At the closing of last week’s seminar, we discussed the word “transnational” itself, and whether people prioritised the ‘trans’ or the ‘national’ parts of the word. Personally, I like to emphasise transnational history’s ‘trans’ component over its ‘national’, but I found it extremely interesting to learn that there were some who preferred its ‘national’; I wonder whether my interpretation and emphasis will change by the end of the semester.
This week’s readings gave us even more concrete examples of how the framework/methodology of transnational history can be utilised. I chose to read the selections from Transnational Lives: Biographies of Global Modernity, 1700-Present as I was curious to see how transnational history could be explored through the medium of biographies (or how biographies could be explored through the medium of transnational history). The introduction provided another useful outlook of how the authors intended to use the transnational framework to tell their stories, stating poignantly, “Lives elude national boundaries; but biography the telling of life stories, has often been pressed into the service of nation, downplaying its fleeting acknowledgement of lives lived in motion” (p. 2). I love the idea of “lives lived in motion”, I think it greatly exemplifies what transnational interpretations are here to represent and emphasise.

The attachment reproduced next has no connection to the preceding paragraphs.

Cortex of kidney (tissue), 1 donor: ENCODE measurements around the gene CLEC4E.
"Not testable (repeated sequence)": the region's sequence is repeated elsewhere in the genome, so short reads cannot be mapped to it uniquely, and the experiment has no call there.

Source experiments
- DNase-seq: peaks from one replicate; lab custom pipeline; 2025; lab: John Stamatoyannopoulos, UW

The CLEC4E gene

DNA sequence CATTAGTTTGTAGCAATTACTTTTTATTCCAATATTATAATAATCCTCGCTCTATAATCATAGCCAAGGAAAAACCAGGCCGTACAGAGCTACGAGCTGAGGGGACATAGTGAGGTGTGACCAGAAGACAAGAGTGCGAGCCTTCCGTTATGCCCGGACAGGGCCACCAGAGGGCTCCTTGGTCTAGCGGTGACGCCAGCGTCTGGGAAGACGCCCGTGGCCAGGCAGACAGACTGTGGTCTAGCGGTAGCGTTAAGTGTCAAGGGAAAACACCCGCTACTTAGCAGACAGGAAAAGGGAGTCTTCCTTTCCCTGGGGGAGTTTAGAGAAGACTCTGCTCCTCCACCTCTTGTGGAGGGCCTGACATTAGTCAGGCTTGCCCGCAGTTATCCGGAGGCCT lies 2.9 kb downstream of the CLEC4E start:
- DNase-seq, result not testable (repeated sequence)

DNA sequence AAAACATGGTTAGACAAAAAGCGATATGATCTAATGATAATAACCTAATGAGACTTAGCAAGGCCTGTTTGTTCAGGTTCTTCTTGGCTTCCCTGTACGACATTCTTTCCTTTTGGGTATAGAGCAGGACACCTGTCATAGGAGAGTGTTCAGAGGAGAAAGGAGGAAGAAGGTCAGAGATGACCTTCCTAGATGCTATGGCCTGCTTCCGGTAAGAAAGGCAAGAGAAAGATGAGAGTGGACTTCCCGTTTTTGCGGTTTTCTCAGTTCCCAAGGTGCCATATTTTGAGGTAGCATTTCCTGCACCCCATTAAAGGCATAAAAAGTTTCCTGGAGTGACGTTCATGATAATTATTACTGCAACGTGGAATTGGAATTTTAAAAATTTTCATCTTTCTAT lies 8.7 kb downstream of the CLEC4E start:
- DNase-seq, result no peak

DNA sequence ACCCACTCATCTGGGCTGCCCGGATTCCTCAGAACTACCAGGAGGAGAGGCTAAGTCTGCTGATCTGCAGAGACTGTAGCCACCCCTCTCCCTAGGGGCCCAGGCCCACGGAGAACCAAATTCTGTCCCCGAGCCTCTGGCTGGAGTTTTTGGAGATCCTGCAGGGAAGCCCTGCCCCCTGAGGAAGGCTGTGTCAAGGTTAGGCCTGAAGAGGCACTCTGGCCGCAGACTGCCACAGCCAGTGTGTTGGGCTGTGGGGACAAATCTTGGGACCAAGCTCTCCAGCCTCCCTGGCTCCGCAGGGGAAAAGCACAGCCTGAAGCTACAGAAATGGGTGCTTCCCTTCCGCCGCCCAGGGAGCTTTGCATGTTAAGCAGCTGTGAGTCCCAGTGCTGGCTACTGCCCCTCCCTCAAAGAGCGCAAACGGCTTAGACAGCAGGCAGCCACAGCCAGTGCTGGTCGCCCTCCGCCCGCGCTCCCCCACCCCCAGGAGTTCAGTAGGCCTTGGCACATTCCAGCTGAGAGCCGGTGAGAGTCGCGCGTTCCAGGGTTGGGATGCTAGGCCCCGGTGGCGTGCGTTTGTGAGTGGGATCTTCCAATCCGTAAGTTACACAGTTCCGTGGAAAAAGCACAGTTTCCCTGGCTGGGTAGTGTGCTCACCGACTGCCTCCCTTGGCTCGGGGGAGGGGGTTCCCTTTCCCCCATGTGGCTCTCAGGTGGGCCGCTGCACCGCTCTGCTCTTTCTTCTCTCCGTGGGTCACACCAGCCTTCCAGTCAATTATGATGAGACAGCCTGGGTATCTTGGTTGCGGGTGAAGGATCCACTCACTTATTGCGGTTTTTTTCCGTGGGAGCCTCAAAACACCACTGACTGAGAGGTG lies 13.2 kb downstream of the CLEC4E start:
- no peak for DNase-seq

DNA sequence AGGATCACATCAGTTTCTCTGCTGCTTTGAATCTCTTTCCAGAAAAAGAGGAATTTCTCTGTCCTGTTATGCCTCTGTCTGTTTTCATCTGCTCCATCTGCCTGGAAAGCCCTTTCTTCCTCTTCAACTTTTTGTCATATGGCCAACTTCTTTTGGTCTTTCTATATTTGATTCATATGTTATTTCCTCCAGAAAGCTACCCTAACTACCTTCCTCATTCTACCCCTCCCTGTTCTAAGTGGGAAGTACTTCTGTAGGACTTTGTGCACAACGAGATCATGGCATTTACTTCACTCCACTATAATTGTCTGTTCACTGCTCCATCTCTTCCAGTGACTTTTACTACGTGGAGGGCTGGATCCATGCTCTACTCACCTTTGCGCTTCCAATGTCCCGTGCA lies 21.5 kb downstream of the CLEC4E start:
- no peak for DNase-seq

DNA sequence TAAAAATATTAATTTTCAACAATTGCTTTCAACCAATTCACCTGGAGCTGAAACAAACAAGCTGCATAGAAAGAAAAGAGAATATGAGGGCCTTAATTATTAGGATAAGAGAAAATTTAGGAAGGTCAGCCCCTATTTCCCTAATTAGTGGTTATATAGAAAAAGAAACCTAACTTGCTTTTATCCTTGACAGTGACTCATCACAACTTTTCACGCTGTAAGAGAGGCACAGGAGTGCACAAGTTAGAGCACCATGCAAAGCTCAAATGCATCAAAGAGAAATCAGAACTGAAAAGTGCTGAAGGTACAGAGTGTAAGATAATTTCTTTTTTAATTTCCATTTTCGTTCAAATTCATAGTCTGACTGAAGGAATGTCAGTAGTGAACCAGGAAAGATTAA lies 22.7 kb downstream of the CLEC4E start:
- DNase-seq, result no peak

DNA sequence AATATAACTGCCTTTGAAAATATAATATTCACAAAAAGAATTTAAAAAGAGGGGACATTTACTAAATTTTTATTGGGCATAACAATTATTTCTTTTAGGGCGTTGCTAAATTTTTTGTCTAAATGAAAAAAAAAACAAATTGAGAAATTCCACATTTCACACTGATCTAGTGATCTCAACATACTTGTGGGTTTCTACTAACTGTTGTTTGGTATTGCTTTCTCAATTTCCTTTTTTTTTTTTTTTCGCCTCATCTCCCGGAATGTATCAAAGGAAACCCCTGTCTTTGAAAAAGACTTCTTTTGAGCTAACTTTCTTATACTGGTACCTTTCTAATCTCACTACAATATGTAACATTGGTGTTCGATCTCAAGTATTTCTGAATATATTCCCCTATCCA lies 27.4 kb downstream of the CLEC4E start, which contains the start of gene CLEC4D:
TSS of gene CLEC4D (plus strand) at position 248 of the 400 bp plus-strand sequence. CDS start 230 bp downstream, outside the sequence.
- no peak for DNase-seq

Looking at the first chapter by Martha Hodes, which explores the life of Eunice Connolly, a wife of a sea captain from the British West Indies, I was reminded of Milinda’s critique on the OXO essay, as Hodes used the framework of transnational history alongside a feminist investigation that was not explored in the OXO essay. This chapter in particular was helpful as it served as an example of how one can use other schools of historical thought or lens alongside transnational history. Hodes also discussed the challenges she experienced while writing: the challenges of writing a narrative that was both local and global, archival gaps, and proving the historical significance of Connolly’s transnational life. Her admittance of these difficulties exemplifies the challenges of transnational writing, but Hodes’s self awareness allowed her to delve even further in her analysis.
I most enjoyed chapter 15 by Penny Russell, and her analysis on Jane Franklin, who reached across borders to appeal for the search of her missing husband and his crew, who had gone on an arctic exploration and failed to return. There was a lot to unpack in Franklin’s story, where Franklin herself “blended her appeals to universal female sympathy, the bonds of the ‘civilised world’, the ties of a cosmopolitan scientific community and the special interests of nation” (p. 205).
Although I am still not sure about what direction to go in for my final project and imminent first essay, this week’s readings certainly gave me insight to the possibilities, and have given me a lot to think about.